If a game has literally only one aspect to it, say combat, then changing the health parameters on different settings works fine. But most games don’t just feature combat. Most games also challenge the player’s ability to explore, solve puzzles or avoid instant death traps and hazards. A damage scaling system does nothing to affect the player’s ability to overcome these problems.

Sure, putting Doom on hard will make all the enemies tougher, but it does nothing to help the player find the red key they need to progress. In Call of Duty, yes on higher difficulties you will get shot more quickly, but the hidden intel items are just as difficult to find on “Recruit” as they are on “Veteran”. Then there’s just the simple fact that Lava pits are still pretty much death, no matter how hard or easy you set a game.

Lava = Dead. Even on the cover of the game.

So if your game features elements of exploration, non-combat challenges, or player controlled acrobatics (not the uber simple Prince of Persia 2K8 kind) then difficulty selection that only affects the combat isn’t really doing its job properly. Why is this something which doesn’t have to be a problem? Well, that takes us back to Captain America: Super Soldier actually.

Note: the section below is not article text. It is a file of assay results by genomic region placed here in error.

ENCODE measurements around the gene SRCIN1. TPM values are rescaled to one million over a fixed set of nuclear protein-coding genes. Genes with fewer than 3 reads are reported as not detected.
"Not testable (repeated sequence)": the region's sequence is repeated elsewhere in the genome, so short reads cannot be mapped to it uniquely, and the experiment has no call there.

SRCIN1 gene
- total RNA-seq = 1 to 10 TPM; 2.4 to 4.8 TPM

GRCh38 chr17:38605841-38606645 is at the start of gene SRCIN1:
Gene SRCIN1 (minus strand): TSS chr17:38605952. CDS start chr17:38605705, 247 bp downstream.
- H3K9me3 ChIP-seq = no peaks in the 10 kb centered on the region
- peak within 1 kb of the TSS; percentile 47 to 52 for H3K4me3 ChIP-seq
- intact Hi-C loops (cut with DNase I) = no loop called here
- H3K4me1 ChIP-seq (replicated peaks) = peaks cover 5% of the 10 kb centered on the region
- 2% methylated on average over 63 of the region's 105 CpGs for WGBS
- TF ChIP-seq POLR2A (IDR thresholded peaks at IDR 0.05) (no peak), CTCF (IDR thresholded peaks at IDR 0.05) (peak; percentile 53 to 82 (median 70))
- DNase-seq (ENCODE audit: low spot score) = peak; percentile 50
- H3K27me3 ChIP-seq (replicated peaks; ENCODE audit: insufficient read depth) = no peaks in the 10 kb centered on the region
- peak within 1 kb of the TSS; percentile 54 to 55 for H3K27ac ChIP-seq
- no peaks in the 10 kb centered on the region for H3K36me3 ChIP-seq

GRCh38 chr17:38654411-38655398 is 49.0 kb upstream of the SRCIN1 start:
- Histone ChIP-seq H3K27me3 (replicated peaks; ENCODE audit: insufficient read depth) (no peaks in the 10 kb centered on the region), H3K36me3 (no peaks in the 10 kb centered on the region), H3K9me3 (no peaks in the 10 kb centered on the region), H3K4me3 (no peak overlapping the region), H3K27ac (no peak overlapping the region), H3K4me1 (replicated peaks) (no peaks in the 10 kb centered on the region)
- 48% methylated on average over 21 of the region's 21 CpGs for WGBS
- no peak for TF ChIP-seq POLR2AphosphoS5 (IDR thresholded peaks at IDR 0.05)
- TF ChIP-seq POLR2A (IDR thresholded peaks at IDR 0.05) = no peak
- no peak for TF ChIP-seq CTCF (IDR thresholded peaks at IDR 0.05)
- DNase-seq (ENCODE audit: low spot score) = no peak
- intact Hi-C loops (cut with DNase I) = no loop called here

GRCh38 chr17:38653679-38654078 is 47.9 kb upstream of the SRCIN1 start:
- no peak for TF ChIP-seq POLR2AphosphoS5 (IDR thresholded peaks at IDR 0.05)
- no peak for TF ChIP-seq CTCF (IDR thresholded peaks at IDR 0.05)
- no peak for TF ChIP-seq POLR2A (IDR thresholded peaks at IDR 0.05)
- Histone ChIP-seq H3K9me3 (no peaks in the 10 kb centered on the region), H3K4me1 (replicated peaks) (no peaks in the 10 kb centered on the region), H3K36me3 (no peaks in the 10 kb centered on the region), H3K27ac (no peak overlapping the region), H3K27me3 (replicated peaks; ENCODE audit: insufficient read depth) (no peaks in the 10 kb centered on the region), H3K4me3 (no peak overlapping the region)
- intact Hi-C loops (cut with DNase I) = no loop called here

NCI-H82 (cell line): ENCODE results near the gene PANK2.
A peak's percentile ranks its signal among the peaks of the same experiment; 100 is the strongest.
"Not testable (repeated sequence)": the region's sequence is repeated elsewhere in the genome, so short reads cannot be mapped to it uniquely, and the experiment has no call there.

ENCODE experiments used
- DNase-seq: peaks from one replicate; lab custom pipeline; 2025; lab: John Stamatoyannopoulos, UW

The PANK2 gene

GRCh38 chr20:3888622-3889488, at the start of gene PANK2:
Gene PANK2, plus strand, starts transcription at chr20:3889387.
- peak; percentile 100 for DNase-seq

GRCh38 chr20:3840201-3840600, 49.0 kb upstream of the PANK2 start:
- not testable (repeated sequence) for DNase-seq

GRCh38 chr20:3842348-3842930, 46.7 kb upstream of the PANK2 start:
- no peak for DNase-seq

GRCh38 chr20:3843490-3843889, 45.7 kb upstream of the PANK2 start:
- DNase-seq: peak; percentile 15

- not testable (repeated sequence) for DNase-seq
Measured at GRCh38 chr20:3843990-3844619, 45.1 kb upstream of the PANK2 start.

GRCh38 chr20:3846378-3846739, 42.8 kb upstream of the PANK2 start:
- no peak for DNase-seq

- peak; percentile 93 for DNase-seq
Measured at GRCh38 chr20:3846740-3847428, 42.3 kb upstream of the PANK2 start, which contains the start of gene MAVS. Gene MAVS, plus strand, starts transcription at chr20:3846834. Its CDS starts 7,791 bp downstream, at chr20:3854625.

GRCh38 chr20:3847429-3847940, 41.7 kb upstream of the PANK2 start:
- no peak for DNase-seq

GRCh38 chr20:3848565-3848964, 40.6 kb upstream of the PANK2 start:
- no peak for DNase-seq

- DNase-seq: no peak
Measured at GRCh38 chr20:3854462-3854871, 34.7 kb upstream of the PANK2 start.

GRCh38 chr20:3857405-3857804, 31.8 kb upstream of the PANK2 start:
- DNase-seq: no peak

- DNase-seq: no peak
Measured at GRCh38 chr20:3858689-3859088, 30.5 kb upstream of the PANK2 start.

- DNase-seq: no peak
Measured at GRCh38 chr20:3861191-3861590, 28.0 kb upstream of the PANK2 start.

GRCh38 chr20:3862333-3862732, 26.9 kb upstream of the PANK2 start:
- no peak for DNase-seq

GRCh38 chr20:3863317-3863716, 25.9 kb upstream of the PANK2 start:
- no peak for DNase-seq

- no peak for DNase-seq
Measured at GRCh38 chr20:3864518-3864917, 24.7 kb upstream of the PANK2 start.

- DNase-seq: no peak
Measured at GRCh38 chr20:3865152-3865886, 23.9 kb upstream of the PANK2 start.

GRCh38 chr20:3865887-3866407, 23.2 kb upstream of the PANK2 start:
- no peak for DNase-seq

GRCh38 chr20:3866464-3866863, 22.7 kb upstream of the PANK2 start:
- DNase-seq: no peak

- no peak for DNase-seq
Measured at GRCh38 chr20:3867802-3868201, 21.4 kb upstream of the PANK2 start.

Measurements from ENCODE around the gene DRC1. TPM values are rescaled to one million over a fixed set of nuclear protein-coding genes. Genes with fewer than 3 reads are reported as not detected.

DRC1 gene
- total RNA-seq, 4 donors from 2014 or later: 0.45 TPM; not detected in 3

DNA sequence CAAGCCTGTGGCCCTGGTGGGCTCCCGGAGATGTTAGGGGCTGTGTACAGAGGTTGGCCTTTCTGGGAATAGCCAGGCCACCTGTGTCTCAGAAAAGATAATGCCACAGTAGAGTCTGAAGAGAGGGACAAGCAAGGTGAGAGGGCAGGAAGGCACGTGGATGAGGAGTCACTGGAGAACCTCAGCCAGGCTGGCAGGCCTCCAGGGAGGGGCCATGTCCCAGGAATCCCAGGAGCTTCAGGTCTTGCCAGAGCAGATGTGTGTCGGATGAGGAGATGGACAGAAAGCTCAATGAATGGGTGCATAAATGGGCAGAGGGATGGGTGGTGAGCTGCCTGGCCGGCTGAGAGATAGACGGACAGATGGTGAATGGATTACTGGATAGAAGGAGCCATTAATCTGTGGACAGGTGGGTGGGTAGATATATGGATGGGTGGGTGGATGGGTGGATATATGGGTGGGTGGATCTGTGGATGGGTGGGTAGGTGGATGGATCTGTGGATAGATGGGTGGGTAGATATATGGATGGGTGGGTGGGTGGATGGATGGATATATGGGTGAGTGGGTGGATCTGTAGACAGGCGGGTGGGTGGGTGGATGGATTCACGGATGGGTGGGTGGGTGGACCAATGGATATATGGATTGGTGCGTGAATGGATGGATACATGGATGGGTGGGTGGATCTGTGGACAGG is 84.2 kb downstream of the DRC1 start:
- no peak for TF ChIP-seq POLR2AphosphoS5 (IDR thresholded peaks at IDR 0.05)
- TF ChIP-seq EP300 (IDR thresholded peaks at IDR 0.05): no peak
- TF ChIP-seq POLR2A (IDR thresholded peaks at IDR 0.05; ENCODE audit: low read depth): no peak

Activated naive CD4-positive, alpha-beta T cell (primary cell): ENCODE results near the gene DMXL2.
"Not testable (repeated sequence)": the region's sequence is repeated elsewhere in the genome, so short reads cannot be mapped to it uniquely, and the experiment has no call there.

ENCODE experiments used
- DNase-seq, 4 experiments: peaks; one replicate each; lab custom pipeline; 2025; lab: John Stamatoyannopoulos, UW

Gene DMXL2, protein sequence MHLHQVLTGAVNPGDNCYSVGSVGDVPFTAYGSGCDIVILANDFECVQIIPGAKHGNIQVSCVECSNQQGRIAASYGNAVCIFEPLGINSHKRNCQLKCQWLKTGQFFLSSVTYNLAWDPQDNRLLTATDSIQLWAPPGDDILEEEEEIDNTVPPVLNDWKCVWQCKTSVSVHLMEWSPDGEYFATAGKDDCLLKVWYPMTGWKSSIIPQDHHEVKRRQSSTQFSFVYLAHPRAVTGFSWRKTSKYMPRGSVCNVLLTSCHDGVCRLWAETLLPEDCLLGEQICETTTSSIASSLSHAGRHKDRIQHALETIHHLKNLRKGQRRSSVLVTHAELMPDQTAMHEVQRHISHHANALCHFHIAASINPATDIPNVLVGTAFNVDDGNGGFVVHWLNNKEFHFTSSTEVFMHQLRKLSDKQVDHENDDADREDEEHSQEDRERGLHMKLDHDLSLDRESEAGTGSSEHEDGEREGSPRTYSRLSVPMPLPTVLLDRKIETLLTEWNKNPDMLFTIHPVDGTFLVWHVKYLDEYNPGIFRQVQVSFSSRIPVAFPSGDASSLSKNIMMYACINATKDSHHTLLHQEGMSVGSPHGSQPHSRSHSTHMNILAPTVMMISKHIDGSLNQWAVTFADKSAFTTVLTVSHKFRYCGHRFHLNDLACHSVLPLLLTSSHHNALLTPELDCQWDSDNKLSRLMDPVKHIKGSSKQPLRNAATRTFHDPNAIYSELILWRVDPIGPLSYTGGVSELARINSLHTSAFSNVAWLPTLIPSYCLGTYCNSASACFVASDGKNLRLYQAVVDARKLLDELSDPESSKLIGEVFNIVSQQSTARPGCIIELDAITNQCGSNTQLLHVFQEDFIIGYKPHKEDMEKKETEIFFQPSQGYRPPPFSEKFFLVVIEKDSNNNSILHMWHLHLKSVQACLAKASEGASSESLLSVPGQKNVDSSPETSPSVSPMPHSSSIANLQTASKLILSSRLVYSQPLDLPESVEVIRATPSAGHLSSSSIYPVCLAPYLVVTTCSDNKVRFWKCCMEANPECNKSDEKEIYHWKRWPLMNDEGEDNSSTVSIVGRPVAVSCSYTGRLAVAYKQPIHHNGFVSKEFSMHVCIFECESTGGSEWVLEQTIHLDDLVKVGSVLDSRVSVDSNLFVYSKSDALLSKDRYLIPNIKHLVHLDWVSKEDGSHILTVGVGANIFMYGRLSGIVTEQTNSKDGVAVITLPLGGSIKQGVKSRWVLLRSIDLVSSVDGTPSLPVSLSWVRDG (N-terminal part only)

In Super Soldier, changing the difficulty alters a heck of a lot more than just Cap’s ability to take a hit or the HYDRA soldier’s ability to do likewise. For one, it removes the medium and easy level health regeneration entirely, and this forces the player to rely on Cap’s special abilities to regain health mid-fight, which has the effect of entirely changing how you play the game. But more importantly, it borrows the Arkham method of adding or subtracting visual cues to the game.